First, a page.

To recommend authors and articles for the Local Learning Archive, please contact LL@LocalLearningNetwork.org. Also, remember to visit the Journal of Folklore and Education for other relevant scholarship and articles showcasing best practices.
Access articles from the following topic areas:
“Folk Arts in the Classroom: Changing the Relationship Between Schools and Communities” launched Local Learning in 1993.
The 24-page Local Learning: A Folk Arts Integration Handbook outlines how to incorporate folk arts and folk artists into arts integration programs.
“How to Teach Folk Arts to Young People: The Need for Context” by Graeme Chalmers
In a a speech at New York University, Chalmers challenges the practice of “aesthetic scanning” by providing art teachers with ways to teach students the social context in which art is created.
“An Accessible Aesthetic” by Barbara Kirshenblatt-Gimblett
The folk artist is very much like a curator and the community is a living museum. In unpacking this metaphor, Kirshenblatt-Gimblett explores how the folk artist learns various traditions and then teaches adults and children to develop strong ties to their communities and cultural history.
“Negotiating Pitfalls and Possibilities” by Deobra Kodish and William Westerman
Kodish outlines the steps taken toward understanding folk art and locating it within communities. She also explores how students come to understand the history, economics, style, culture and traditions of people through folk arts.
“Passing it On” by Rita Zorn Moonsammy
Excerpts from the now classic folk arts-in-education book, Passing It On which explores collaborative programs between classroom teachers and folk artists/community educators. We have excerpted four sections that map the New Jersey Main Road School’s sixth grade residency with auctioneer Andrea Licciardello. Licciardello worked with classroom teacher Glenn Christmann to present a study of auctions within a frame of regional socioeconomics.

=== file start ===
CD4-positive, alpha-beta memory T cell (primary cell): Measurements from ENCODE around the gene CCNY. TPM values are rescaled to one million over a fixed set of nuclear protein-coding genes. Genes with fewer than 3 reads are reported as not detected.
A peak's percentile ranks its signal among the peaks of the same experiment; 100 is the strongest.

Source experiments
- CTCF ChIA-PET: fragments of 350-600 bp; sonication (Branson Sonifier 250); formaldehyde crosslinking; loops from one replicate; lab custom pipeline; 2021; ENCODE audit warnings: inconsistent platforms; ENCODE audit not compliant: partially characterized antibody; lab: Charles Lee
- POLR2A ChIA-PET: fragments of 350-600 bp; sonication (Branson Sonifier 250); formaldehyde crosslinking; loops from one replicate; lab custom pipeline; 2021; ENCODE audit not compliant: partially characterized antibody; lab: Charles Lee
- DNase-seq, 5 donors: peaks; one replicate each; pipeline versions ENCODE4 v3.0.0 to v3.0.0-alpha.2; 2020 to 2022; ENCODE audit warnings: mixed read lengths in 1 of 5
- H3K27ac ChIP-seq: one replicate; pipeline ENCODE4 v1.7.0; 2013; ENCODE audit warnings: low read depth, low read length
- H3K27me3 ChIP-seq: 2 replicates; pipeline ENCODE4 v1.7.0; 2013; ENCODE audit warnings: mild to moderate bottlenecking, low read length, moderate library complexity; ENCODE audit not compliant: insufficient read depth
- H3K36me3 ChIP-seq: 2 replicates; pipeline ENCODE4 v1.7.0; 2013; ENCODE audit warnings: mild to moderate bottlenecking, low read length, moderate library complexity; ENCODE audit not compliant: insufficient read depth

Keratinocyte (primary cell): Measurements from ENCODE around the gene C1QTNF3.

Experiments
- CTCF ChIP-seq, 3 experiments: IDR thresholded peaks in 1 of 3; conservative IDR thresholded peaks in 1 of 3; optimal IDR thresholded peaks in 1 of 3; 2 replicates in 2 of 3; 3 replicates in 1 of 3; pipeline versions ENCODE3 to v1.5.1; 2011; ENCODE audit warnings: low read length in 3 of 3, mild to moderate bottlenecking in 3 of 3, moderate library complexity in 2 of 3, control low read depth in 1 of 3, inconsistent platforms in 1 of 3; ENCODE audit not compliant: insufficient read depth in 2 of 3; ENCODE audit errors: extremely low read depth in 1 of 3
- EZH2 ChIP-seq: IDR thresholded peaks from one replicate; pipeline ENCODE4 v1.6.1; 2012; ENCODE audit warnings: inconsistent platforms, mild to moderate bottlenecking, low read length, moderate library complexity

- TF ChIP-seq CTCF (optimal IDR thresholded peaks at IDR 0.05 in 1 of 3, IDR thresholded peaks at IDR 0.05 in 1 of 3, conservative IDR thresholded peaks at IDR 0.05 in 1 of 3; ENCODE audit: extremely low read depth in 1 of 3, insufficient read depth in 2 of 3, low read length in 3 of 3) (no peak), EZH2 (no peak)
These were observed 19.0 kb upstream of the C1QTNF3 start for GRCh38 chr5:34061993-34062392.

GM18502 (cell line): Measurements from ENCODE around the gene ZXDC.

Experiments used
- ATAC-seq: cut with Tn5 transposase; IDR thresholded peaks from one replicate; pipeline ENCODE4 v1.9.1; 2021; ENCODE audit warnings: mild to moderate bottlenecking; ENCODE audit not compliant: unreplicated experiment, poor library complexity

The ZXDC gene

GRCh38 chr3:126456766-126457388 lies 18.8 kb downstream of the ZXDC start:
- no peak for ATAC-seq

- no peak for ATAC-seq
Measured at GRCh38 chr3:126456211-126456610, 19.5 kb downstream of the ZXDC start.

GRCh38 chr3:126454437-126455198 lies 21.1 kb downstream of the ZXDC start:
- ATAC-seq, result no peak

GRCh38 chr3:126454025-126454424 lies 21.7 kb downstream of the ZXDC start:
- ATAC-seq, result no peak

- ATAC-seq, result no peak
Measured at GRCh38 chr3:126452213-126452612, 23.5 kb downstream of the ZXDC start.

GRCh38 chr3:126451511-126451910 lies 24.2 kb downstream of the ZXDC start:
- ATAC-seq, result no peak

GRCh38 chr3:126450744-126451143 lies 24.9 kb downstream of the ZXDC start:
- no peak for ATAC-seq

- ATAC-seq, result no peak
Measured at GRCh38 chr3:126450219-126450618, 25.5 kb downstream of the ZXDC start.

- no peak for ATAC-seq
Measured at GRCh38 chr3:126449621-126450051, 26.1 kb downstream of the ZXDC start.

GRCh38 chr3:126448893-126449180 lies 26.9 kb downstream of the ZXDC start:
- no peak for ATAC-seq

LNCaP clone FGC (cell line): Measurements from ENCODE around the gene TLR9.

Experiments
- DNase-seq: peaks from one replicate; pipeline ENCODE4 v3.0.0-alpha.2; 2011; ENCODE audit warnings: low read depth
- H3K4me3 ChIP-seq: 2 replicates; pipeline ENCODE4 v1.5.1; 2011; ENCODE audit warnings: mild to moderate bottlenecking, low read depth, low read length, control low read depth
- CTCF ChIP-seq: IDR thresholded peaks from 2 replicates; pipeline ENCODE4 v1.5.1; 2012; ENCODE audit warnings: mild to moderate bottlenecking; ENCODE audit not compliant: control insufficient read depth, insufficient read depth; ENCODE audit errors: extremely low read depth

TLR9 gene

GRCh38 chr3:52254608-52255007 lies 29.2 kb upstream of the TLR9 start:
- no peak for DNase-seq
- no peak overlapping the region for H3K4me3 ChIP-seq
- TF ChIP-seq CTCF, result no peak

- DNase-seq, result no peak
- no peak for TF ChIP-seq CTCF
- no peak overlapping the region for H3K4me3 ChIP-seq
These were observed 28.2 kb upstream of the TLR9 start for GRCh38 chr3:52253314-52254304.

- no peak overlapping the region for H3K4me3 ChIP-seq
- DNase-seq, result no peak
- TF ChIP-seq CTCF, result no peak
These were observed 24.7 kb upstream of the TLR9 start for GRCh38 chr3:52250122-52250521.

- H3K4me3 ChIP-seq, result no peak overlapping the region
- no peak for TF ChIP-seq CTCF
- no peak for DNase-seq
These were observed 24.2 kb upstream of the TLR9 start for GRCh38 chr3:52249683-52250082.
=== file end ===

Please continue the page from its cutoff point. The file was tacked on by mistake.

Excerpted sections include: “The Context—New Jersey, The Garden State,” “The Artist—Andrea (Henry) Licciardello, Auctioneer”, “The School—Main Road School’s Educational Program,” “The Curriculum,” and “Collection Projects & Artifact Documenation (Ideas & Tips)”
“Finding Folk Arts in Teachers’ and Students’ Lives” by Diane E. Sidener
How teachers can identify folk groups and incorporate cultural explorations into the classroom learning experience.
“Using Folklife Studies in Schools, Museums, Libraries and Community Centers” by Susan Eleuterio
Five suggestions for people interested in developing folklore-related educational programs.
“How Community Can be Understood and Studied Through Ethnic Contributions” by Susan Eleuterio, Andrea Graham, Gail Mathews-DeNatale, and Rachelle Saltzman
Four folklorists explain the many different types of community and the ways they are built. They also offer tips for exploring personal heritage and identifying communities inside and outside of the classroom.
“Families and Diversity” by Margot Hammond
How the Bank Street Family Center uses family photographs to foster understanding about diversity.
Imagine: “Folk Arts: Arts in Everyday Life”
Tips for parents on the best ways to interest children in art, including helping them explore connections between their own life experiences and the artistic processes of others.
“Holidays and Schools: Folklore Theory and Educational Practice, or, ‘Where Do We Put the Christmas Tree?‘” by Lucy Long
How an Ohio parent and folklorist successfully engaged the issue of holiday celebrations in schools by integrating community study, family folklore and social studies curricula.
“Mining Values in the Montana Heritage Project” by Renee Rasmussen
Through asking her junior English class to investigate an old building that was once a gym, Rasmussen “discovered the joy of using cultural heritage in the classroom.”
“A Community Celebration Of Place” by Laura Caldwell Anderson
A program brings rural Alabama communities together when students interview community elders and get the stories to music.